Imagine Sedona’s Community Plan but on steroids.
That would be the Coconino National Forest’s updated Land and Resource Management Plan — all 3,000 pages of it. The plan, which has been in the works for the past decade, was last updated in 1987 and is the guide the U.S. Forest Service uses to manage the natural and cultural resources offered throughout the 2 million acres of public lands within the Coconino National Forest.
During the Sedona City Council meeting, Tuesday, Oct. 10, Nicole Branton, district ranger for the Red Rock Ranger District, and Coconino National Forest public service staff officer Bridget Roth were on hand to discuss the aspect of the new plan that impacts the Sedona area.
The Amendment 12 area, which refers to the management area surrounding Sedona, will no longer be an amendment and most everything from that document has now been rolled into this new plan.
“I think of the forest plan kind of as a zoning document for the forest,” Branton said. “It’s kind of a high-level strategic overview of the forest and helps us identify how to manage specific areas. It also gives us direction as to how to carry out project-level decisions. We haven’t had a plan since 1987 so this is a pretty big deal for us as we’re almost ready to roll this out.”
Roth said the updated plan points out the need for change and how to implement those changes to meet the public’s expectations and values for public lands. This includes recreational opportunities and interaction between the public and the U.S. Forest Service.
“How do we as a land management agency both improve and maintain ecosystem health?” she said. “It’s a pretty complex set of tasks that we are charged with.”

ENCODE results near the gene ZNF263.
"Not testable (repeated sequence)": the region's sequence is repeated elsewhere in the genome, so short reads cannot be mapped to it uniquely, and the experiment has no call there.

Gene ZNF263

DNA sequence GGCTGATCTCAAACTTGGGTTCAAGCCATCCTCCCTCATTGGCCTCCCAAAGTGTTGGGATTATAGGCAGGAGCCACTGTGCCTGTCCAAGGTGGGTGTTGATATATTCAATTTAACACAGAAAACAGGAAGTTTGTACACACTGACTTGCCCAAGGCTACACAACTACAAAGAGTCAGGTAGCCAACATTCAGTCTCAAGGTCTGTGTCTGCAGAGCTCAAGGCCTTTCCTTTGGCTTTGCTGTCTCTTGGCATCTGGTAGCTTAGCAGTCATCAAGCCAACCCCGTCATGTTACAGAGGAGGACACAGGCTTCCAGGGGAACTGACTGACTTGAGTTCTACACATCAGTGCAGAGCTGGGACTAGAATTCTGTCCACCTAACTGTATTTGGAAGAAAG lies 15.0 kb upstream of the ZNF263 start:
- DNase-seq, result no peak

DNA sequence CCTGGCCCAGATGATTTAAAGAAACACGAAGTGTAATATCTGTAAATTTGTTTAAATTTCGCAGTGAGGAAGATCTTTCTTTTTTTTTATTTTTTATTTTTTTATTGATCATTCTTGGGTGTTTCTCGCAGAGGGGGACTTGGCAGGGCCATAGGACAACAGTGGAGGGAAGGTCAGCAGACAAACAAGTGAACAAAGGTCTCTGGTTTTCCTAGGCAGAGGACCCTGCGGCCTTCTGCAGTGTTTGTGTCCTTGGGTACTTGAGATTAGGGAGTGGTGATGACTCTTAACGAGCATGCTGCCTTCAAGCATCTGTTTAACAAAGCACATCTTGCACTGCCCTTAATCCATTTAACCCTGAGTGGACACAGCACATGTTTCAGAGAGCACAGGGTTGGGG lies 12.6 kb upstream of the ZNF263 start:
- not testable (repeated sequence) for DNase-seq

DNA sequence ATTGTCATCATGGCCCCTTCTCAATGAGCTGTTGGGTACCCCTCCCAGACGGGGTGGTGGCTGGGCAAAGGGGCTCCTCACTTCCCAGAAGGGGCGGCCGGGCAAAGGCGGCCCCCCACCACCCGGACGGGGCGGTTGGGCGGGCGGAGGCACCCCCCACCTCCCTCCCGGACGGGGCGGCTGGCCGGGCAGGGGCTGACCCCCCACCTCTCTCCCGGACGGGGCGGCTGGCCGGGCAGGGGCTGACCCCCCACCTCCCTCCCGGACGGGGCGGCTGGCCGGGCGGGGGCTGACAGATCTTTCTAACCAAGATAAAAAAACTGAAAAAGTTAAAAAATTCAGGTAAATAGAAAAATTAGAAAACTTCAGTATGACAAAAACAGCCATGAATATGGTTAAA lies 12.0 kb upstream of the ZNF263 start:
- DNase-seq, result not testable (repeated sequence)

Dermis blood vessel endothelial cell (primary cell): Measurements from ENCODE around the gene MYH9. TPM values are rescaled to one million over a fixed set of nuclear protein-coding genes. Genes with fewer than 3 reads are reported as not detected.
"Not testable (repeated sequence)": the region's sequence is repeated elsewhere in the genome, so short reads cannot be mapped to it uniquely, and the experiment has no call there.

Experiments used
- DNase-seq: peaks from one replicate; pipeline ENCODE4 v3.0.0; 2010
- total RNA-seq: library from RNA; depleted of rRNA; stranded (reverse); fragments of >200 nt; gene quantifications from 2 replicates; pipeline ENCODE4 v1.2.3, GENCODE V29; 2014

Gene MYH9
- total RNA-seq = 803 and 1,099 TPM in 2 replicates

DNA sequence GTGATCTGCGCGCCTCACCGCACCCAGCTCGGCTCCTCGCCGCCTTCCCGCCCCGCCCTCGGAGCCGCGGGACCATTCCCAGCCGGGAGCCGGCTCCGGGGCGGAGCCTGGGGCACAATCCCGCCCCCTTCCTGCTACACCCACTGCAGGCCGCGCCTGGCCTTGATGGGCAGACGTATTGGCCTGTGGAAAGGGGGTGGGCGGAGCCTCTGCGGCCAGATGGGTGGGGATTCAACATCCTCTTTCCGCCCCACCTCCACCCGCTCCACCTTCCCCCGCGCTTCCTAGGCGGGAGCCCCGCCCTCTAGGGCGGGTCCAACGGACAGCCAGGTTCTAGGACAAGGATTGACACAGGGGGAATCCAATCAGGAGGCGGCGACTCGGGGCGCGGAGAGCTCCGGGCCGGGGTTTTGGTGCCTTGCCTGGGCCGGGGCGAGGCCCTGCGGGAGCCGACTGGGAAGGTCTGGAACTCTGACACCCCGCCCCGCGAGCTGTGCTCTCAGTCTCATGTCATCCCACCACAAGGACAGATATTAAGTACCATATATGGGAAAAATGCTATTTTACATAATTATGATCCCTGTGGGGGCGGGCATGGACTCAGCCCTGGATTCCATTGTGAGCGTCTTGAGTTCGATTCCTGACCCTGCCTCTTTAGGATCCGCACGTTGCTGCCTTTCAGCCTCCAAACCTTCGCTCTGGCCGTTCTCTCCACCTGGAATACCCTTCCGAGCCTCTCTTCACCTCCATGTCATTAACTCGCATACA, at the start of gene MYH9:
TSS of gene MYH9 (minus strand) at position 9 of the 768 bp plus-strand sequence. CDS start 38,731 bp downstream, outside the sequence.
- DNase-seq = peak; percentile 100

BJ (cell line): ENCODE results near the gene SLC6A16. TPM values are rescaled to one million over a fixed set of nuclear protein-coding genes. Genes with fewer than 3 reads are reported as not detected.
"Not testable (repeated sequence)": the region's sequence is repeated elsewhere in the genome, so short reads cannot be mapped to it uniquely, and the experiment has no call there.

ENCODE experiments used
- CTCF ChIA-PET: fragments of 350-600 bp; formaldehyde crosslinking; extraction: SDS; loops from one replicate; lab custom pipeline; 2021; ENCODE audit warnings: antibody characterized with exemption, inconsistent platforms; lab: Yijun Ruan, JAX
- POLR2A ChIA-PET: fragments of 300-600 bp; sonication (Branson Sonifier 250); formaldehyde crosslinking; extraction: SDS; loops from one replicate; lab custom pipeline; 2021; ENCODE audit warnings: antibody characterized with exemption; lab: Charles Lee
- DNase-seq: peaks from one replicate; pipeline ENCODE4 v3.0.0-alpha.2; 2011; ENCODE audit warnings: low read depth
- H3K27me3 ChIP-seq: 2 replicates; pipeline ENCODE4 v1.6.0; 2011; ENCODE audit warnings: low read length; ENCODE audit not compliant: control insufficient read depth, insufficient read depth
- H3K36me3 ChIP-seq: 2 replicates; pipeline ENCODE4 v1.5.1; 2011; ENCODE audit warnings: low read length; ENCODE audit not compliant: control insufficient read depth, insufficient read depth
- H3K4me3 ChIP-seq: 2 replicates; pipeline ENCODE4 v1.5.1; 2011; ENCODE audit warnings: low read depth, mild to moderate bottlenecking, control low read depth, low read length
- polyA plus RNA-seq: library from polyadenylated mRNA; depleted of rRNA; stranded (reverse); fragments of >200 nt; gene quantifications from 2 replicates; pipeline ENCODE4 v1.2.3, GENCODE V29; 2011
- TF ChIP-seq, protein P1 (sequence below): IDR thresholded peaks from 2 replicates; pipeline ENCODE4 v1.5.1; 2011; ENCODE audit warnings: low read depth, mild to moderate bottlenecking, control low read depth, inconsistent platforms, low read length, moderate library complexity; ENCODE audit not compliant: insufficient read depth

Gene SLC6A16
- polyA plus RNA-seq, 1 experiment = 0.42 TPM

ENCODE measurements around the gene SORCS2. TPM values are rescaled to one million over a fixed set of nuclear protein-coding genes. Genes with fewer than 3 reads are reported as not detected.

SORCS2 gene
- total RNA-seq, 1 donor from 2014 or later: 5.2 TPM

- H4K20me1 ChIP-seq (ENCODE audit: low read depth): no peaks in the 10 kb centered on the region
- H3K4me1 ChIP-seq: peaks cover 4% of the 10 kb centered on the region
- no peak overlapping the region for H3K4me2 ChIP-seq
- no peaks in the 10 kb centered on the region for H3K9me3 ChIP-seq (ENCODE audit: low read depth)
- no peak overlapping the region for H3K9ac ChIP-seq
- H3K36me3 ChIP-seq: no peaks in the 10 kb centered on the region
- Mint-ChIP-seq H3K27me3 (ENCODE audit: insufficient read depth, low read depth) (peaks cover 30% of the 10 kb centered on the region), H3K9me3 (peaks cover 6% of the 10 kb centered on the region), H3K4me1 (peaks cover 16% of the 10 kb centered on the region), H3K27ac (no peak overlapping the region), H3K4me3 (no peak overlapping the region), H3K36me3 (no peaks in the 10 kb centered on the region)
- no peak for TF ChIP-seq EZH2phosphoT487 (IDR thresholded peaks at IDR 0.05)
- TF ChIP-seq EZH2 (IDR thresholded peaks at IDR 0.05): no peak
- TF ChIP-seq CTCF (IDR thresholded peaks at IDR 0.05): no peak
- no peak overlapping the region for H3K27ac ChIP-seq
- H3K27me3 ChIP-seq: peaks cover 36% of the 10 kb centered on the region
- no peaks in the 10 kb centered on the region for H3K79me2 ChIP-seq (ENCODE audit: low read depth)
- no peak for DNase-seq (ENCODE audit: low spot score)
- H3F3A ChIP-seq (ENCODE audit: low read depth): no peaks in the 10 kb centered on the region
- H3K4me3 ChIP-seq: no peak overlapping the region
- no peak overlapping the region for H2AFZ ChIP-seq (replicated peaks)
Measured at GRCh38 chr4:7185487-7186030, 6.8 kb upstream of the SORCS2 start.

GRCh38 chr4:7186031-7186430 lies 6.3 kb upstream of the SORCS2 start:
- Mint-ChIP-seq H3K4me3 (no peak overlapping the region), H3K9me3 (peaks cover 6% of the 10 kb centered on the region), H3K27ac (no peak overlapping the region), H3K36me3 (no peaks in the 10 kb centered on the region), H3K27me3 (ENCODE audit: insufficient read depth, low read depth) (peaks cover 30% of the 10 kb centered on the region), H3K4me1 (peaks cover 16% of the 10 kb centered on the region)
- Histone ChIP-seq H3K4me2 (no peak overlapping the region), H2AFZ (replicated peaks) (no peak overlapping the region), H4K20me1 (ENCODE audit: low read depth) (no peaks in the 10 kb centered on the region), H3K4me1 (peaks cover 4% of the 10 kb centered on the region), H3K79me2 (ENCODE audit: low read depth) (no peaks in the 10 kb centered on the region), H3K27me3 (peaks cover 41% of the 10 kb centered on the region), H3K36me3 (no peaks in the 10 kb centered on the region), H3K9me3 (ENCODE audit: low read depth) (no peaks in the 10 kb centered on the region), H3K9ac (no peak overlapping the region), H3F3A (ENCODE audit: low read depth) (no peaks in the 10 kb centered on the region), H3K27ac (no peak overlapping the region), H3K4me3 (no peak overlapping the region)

Roth said there are four management areas that surround Sedona, which include Oak Creek Canyon, Red Rock, Sedona Neighborwoods and House Mountain Lowlands. These are all based on landscape character descriptions. She said the management areas contribute to a sense of place, have very similar qualities as well as similar management challenges.
“We feel strong that the current plan, as is being developed, provides us with strategic direction that really facilitates the ability for the Coconino National Forest to be flexible in its management,” Roth said. “The 1987 plan is very prescriptive. It says ‘You will do this.’ We now have the opportunity to be adaptive. We can also embrace techniques that are not prescriptive.”
An area of concern from the council — as well as many who live in the Verde Valley — is smoke caused by either prescribed burns or those caused naturally. Roth said science has shown that ecosystems are healthier and more resilient when fire management is used.
The new plan takes smoke into consideration during natural or prescribed burns whereas the 1987 plan does not. The new plan calls for the USFS to work closely with the Arizona Department of Environmental Quality regarding the impact of smoke while meeting state and federal air quality standards.
It’s also a matter of improving communications with nearby national forests during prescribed burns when sharing the airshed. “As you well know, all that smoke ends up in the Verde Valley,” Branton said. “These are practices we’ve been carrying out over the last several years but we’re now codifying them in the forest plan because that 1987 plan didn’t take those kinds of things into consideration.”
Other areas of focus within the new plan include healthy watershed, fire management, species viability, special interest areas, open space and recreation and scenery. “Opportunities for recreation across the Coconino are vast,” Roth said. “The forest plan allows us to really look at what is the entire spectrum of potential recreation and look at how people recreate now and how they might recreate in the future.”
Aspects of the 1987 plan have been incorporated in the new plan — set to be completed this coming spring or summer — while new aspects have been added to adapt to the times, Branton said. “Things have evolved with the changing use of the forest,” she said.
“Some of it reflects changing interests of our communities but some things are very traditional. I think that’s why it’s important to have flexibility in the new plan.”